To our knowledge, this was the first study on the psychometrics of the Finnish translation of the JSS. The cohort of over 80 000 respondents represented a wide spectrum of occupations from managers to manual workers. However, the generalisability of the results might be compromised by the following aspects. The studied cohort was predominated by women. It has previously been stated that sleep problems are more common among women meaning that this inequality in gender distribution may overestimate the prevalence of sleep difficulties in the studied cohort.3 While overall working age could be understood as an age between early adulthood and the age of retirement, the mean age of the respondents was 52 years, covering mainly the last third of the working life span.

The results are in line with several previous studies that have found the JSS to be a unidimensional scale with excellent internal consistency.3 6 8 The Cronbach’s alpha of 0.8 seen in the present study was close to the estimates reported by previous research in both general population and populations of people with different health conditions.2 3 5–11 15 16 While the JSS has been studied by employing alpha and EFA by several studies, a confirmatory factor analysis has previously been used by only a single study (Tibubos et al). The correlations of four items with a common factor seen in study by Tibubos et al resembled the estimates observed in the present study with one exception. The present results demonstrated the greatest correlation for the item ‘waking up and trouble falling asleep again’, being in line with Tibubos et al, but, contrary to our result, item ‘waking up feeling tired’ had the smallest (out of four) estimate in their study. This difference might be explained by differences in the studied cohorts for example, in gender distribution and work status. Indeed, the present study represents a population that is probably healthier than general population. In addition, it is possible, though unlikely, that some differences might have occurred due to the linguistic variability between the two translations.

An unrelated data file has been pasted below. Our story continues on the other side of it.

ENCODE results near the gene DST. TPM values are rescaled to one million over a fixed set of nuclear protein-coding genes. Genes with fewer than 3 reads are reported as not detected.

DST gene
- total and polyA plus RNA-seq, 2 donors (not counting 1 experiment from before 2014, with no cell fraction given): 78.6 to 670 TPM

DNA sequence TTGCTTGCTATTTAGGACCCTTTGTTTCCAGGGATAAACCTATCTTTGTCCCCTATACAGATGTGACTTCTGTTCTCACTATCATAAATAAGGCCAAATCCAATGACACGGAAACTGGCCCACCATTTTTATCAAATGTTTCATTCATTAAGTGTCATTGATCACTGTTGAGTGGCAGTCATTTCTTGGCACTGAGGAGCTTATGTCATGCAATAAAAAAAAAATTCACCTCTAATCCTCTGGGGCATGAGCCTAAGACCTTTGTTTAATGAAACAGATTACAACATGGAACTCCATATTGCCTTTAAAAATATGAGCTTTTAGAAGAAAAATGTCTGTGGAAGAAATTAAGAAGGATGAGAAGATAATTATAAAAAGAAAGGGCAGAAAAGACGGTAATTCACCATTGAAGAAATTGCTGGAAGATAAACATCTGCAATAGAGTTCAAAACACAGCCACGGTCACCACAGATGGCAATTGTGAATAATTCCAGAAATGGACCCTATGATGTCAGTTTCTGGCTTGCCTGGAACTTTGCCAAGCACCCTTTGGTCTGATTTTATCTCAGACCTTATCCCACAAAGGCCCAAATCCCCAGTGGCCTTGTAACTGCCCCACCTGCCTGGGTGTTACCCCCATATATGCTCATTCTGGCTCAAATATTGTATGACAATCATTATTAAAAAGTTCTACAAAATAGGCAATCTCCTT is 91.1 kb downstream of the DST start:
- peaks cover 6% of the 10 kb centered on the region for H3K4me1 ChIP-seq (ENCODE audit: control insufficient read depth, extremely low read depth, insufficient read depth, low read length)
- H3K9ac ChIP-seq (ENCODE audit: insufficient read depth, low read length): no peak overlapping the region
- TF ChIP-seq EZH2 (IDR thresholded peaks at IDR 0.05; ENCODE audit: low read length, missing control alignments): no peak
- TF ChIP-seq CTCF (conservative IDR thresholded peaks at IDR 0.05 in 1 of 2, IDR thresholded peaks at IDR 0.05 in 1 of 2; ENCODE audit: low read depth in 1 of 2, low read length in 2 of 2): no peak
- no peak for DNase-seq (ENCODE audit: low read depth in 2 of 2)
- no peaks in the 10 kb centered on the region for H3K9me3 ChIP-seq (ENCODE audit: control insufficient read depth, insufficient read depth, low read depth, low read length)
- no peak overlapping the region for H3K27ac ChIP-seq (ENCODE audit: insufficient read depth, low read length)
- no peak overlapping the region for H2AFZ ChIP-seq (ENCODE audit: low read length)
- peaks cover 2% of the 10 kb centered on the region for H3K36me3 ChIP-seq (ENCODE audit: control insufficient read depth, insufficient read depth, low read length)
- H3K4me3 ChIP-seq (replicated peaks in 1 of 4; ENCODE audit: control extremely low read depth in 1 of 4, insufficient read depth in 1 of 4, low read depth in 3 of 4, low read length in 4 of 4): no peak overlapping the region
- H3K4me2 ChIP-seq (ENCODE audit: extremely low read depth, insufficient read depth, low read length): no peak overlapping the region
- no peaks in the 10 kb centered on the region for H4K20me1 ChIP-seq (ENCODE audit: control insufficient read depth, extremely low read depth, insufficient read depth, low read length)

Further research may reveal more details on the JSS psychometrics, for example, its properties based on an item response theory analysis. Confirmatory factor analysis may especially be recommended for future research, as the knowledge on the JSS factor structure is still scarce.

Conclusions

The JSS was found to be a unidimensional scale with good internal consistency. As such, the JSS may be recommended as an easy-to-do questionnaire instrument for the studying of sleep difficulties in a healthy working-age population.

References

Footnotes

  • Twitter @JenniErvasti1

  • Contributors All the authors (JJ, SM, JPAA, JE, MS, MK and JV) substantially contributed to the conception and design of the work, drafting the work and revised it critically for important intellectual content, interpreted the data, and finally approved the version published. All the authors achieved an agreement to be accountable for all aspects of the work in ensuring that questions related to the accuracy or integrity of any part of the work are appropriately investigated and resolved. JJ was responsible for preparing the first draft. MS was responsible for the main data analysis. JV and MK were responsible for the acquisition of data. JV was a guarantor.

  • Funding This study was supported by funding granted by the Academy of Finland (grant 633666 to MK); NordForsk (to MK and JV); the UK MRC (grant K013351 to MK) and The Finnish Environment Fund (grants 190172 and 118060 to SM).

  • Competing interests None declared.

  • Patient and public involvement Patients and/or the public were not involved in the design, or conduct, or reporting, or dissemination plans of this research.

  • Patient consent for publication Not required.

  • Ethics approval The ethics committee of the Hospital District of Helsinki and Uusimaa has approved the study.

  • Provenance and peer review Not commissioned; externally peer reviewed.

  • Data availability statement Data are available upon reasonable request. Individual‐level survey data cannot be made publicly available, but information on the data and analyses is available upon request to the corresponding author.

Request Permissions

If you wish to reuse any or all of this article please use the link below which will take you to the Copyright Clearance Center’s RightsLink service. You will be able to get a quick price and instant permission to reuse the content in many different ways.